Tuesday, June 28, 2011
Shots Rang Out
Kapow!! Kapow!! I was startled out of sleep and immediately bolted upright as the shots rang out below my window in the wee hours of the snowy winter morning. The rifle fire shattered the peaceful setting and put Erin on edge as she looked to me for reassurance; "It's okay...Daddy is here." While calming her down frantically I was donning my boots and jacket for a dash into the biting frigid air, shoving a flashlight into my pocket I raced to the door while my companion was close on my heels. She could not be allowed outdoors at this moment for there was a grave threat to her lurking in the darkness so I nudged her back inside while offering some final comforting words then I walked into an eerily surreal situation. Somewhere on the snow covered streets of this Kosovo town were a group of police officers with a sole purpose of shooting and killing the feral dogs that harassed the population and roamed without limitations
Turning on the flashlight to avoid making myself a target the beam was scanned in all directions as I wandered down the pothole laden street. The layer of snow blanketing everything crunched under my feet as the search continued for what I was unsure of though it would be obvious when spotted then the bright red splatter of blood stood out against the purity of snow. There were no bodies and the shooters had disappeared but the damage was evident; pools of blood and crimson streaks leading up the road told me the dogs were hit but not mortally wounded and with the posse in hot pursuit they had scampered away in distress and physical agony. There was nary a sound as I strolled down the street alone in my thoughts; the locals were used to this barbaric act thus lay sound asleep but I wanted to witness it firsthand as this was rarely seen by outsiders. It was sombering to look upon the blood soaked snow as a few minutes earlier the methodical shootings of the dogs had taken place while Erin slept nestled against my chest.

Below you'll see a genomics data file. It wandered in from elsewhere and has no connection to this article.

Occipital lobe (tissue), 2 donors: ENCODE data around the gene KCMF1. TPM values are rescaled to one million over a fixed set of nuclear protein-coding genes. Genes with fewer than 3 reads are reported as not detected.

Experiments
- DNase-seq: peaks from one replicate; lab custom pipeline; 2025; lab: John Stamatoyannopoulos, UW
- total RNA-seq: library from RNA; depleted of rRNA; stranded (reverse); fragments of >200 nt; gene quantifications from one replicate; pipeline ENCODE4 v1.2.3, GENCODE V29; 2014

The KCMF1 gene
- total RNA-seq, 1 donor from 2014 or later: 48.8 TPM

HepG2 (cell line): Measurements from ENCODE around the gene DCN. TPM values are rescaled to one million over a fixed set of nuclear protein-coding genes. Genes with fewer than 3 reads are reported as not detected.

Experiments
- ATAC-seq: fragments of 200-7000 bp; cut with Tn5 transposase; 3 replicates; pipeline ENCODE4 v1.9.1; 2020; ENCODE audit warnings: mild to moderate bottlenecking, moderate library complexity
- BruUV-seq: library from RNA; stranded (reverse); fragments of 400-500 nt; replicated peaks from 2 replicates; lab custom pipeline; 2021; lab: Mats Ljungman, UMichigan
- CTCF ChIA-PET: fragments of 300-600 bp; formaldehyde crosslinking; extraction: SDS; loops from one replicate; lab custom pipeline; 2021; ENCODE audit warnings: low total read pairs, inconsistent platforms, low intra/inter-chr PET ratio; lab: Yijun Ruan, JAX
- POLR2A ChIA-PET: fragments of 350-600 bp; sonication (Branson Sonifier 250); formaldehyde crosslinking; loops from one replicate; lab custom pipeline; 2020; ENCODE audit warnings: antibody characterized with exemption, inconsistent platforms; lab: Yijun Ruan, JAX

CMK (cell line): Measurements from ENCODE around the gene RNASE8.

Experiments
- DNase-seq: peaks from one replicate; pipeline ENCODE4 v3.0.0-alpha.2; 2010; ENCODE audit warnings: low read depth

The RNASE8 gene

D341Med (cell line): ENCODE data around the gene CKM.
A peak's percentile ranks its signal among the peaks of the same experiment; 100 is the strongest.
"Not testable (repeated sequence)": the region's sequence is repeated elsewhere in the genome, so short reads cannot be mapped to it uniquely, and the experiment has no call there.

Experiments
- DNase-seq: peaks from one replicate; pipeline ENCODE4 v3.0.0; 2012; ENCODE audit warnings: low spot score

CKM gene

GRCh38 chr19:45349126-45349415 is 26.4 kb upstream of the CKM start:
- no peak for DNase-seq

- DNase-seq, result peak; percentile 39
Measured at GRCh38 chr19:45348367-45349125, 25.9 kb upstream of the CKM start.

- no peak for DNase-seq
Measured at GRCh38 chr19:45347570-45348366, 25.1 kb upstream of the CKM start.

This practice was brought to my attention by the locals who befriended myself and Erin upon our arrival in Kosovo; used as a means to control the population of feral canines who roam in large packs, they often harass adults and attack children when given the opportunity. After surveying the scene I walked the short distance to my apartment where Erin was awaiting anxiously; at the door she remained a statue in anticipation of my return. Inside the doorway I collapsed on the floor beside her in a spontaneous moment of bliss; I was so thankful to embrace her again and to let her know how much I loved her while she doted upon me in kind. The sun rose to shed light upon the land and together we strolled out to see if last night was a bad dream; the blood running the length of the road and into an adjacent neighborhood confirmed that my wee hour walk was indeed very real.
Erin sniffed at the blood doused patches of snow and pavement with curiosity and increased interest; I wonder what her thoughts were as she inhaled the lifeline of fellow canines while glancing upwards at me with those raised eyebrows as if to question what took place here. The locals were going about their normal routine despite the added coloration to the snow and this indifference included people clearly walking through red stained snow; there was no veering around it whatsoever. Folks paid " The American and his dog" little attention as they passed by and when the coast was clear I snapped a few pics as I knew this photo opportunity would never present itself again and it certainly didn't.
There were other evenings when rifle fire broke the silence of the night but never again did our street become a dog kill zone and for that I'm very thankful.
There would be other memorable situations over the course of nine months in Kososvo as Erin drew passionate spirited responses from many folks and while the majority were loving and positive, a few were in a negative nature as they believed all dogs were to be feared, abused, and eliminated. That said we had a great time with amazing people in a war-torn land and I look forward to bringing more stories of love and heartbreak...